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'Nerve interface' tech to aid amputees

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'Dr Robert Oneal, a collegiate professor of plastic surgery at the University of Michigan’s Medical School in the US and study co-author, said: “This is the biggest advance in motor control for people with amputations in many years.' Photo: Evan Dougherty/University of Michigan Engineering via Reuters

'Dr Robert Oneal, a collegiate professor of plastic surgery at the University of Michigan’s Medical School in the US and study co-author, said: “This is the biggest advance in motor control for people with amputations in many years.' Photo: Evan Dougherty/University of Michigan Engineering via Reuters

via REUTERS

'Dr Robert Oneal, a collegiate professor of plastic surgery at the University of Michigan’s Medical School in the US and study co-author, said: “This is the biggest advance in motor control for people with amputations in many years.' Photo: Evan Dougherty/University of Michigan Engineering via Reuters

A new piece of technology that allows amputees to move individual fingers in their prosthetic limbs by using their mind has been developed by scientists.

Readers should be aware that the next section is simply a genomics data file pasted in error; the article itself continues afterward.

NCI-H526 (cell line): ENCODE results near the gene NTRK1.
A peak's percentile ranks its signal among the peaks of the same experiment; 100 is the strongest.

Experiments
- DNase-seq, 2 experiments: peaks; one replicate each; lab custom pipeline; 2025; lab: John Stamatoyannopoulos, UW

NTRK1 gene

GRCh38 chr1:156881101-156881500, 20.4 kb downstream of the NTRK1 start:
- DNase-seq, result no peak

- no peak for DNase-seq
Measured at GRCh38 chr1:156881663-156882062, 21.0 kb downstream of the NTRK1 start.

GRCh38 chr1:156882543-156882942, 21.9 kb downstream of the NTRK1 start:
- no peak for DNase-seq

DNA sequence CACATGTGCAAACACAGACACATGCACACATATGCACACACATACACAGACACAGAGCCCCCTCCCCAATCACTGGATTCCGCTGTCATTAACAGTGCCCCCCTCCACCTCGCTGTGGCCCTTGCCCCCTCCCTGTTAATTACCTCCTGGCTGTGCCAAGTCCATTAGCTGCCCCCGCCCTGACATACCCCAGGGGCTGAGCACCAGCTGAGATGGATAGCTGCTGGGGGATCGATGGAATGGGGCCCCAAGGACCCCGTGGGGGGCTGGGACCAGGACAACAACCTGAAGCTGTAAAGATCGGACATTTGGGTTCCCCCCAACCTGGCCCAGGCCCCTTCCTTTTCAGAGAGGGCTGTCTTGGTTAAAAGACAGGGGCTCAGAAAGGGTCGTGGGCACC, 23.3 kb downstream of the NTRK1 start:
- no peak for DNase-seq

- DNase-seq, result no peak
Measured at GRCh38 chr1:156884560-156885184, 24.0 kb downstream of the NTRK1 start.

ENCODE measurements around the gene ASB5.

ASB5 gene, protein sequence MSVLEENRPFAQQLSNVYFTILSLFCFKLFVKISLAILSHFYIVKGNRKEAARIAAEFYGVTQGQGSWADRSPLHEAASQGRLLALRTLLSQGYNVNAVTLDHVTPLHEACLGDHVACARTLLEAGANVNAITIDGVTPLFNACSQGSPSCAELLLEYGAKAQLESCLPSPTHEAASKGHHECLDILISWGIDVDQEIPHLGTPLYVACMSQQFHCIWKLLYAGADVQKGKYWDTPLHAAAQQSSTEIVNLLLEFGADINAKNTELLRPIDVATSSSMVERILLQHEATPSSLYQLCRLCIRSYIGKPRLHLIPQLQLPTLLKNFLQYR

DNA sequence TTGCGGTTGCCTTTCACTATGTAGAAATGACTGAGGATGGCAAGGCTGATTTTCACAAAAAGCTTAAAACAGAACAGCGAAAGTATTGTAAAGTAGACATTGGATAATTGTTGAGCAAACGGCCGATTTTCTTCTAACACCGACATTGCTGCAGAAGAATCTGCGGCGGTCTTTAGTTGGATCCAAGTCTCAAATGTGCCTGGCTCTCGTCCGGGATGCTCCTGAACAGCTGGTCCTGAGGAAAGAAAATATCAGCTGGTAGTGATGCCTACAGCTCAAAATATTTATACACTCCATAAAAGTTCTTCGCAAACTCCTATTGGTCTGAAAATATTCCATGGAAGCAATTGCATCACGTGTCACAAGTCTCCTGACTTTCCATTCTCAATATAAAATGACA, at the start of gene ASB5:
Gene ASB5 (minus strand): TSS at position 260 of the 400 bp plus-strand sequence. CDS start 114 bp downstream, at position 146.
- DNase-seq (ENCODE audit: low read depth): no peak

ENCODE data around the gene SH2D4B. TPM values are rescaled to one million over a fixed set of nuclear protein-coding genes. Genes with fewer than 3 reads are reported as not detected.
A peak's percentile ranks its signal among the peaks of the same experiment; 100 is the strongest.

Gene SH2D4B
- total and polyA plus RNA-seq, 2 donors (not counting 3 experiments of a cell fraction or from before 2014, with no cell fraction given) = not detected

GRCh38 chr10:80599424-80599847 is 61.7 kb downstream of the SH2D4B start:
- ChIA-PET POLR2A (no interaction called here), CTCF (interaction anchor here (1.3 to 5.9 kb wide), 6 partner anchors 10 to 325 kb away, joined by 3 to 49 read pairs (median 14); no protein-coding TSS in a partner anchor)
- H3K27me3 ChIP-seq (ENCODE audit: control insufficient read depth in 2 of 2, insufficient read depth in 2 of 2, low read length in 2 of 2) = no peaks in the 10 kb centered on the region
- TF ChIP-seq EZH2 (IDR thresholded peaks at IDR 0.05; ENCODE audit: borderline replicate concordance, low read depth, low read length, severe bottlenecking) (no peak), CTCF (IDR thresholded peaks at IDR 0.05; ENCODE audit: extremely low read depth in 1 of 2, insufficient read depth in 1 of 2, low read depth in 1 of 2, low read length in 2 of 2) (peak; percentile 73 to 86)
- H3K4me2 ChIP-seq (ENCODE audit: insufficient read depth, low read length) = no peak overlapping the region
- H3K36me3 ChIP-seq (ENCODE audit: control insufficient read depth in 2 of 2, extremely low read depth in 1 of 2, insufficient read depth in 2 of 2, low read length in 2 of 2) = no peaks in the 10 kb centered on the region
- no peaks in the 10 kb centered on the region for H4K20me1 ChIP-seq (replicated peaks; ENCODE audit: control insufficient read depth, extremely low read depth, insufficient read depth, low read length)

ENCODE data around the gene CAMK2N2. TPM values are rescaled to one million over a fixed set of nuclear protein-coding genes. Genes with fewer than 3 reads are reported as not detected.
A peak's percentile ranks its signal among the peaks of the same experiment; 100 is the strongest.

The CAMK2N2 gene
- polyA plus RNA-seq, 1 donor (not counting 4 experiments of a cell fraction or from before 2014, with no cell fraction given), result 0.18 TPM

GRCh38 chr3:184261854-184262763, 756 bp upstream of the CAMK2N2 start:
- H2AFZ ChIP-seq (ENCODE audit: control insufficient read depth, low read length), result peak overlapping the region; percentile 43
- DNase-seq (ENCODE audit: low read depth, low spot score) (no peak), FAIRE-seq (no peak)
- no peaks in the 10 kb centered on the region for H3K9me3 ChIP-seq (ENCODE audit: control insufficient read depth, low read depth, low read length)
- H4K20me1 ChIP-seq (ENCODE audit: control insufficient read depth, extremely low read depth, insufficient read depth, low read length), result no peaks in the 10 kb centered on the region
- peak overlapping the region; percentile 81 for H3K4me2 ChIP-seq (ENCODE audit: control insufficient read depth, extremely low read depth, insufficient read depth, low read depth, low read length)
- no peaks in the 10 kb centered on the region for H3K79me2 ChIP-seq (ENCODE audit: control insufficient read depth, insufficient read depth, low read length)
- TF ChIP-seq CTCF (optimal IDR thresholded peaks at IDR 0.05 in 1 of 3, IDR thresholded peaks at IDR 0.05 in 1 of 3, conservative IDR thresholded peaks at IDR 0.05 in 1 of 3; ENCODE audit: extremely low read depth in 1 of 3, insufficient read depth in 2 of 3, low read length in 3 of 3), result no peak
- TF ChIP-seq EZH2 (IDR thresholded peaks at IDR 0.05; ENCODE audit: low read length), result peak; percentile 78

The so-called "nerve interface" technology uses muscle grafts, electrodes and machine learning algorithms to amplify the faint nerve signals coming from the amputee's residual limb so the bionic hand can receive these signals in real time.

The US researchers said their technology, which can last for almost a year without adjustments, allows amputees to have more precision control of their prosthetic hands.

Dr Robert Oneal, a collegiate professor of plastic surgery at the University of Michigan's Medical School in the US and study co-author, said: "This is the biggest advance in motor control for people with amputations in many years. We have developed a technique to provide individual finger control of prosthetic devices using the nerves in a patient's residual limb."

Four people were involved in the study published in the journal 'Science Translational Medicine'. They used the Mobius Bionics LUKE arm developed in the US.

As the peripheral nerve signals in an amputated limb are too faint to be picked up by the electrodes, the researchers found a way to amplify these signals wrapping the nerves in tiny muscle grafts.

The grafts then regenerated and developed nerves and blood vessels over three months, which prevented the growth of nerve masses that lead to phantom limb pain.

Electrodes implanted in the muscle grafts were able to record the peripheral nerve signals and pass them on to a prosthetic hand in real time.

Irish Independent